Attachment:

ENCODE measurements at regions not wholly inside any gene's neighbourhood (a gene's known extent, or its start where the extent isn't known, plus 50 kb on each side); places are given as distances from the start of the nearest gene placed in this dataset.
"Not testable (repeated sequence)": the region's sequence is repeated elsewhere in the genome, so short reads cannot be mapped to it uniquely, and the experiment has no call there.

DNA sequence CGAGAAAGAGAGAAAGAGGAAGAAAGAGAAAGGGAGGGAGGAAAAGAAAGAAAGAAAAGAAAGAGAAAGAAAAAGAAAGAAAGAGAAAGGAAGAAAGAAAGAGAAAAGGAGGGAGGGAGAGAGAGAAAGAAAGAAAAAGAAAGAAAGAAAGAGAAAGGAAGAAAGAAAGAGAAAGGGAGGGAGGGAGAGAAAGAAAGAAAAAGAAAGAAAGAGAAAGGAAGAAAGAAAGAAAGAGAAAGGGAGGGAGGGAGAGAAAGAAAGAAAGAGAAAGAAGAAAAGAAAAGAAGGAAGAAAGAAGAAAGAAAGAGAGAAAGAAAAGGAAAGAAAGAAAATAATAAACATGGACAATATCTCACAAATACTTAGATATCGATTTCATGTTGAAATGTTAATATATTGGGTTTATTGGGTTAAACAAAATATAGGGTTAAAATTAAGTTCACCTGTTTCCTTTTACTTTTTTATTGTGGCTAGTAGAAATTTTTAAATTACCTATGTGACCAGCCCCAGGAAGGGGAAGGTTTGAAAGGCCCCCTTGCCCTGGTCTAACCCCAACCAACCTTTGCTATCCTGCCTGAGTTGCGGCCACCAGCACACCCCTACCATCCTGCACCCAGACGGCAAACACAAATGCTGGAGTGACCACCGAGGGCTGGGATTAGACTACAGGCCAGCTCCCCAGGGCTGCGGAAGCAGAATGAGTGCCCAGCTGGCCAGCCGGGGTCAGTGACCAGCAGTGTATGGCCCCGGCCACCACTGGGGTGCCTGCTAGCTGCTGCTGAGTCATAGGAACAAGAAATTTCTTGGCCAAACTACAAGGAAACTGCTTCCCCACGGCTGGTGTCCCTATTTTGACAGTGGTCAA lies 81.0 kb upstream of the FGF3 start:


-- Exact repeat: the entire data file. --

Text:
ENCODE measurements at regions not wholly inside any gene's neighbourhood (a gene's known extent, or its start where the extent isn't known, plus 50 kb on each side); places are given as distances from the start of the nearest gene placed in this dataset.
"Not testable (repeated sequence)": the region's sequence is repeated elsewhere in the genome, so short reads cannot be mapped to it uniquely, and the experiment has no call there.

DNA sequence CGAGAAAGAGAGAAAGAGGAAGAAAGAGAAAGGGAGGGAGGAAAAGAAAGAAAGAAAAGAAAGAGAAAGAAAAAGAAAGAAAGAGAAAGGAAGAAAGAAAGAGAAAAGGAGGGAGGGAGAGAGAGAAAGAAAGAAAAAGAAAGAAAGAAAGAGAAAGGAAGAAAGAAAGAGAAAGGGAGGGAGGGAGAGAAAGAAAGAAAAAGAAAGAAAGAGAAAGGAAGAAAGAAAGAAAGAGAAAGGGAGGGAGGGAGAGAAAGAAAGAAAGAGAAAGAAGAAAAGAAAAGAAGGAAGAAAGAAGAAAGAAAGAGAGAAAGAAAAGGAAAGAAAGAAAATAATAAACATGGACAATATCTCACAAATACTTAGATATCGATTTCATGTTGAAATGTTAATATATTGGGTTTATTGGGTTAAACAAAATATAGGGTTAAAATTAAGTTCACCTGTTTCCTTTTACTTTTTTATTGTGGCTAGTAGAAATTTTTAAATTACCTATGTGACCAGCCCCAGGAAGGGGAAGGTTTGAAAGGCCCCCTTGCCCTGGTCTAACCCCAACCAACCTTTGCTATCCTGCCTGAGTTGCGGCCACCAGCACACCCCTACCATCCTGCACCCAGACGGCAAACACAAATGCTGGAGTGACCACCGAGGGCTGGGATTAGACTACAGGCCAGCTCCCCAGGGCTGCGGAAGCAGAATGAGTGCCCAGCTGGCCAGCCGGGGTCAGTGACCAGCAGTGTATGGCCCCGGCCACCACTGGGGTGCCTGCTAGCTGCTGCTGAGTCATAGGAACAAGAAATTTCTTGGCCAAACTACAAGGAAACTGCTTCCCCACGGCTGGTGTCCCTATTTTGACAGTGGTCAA lies 81.0 kb upstream of the FGF3 start: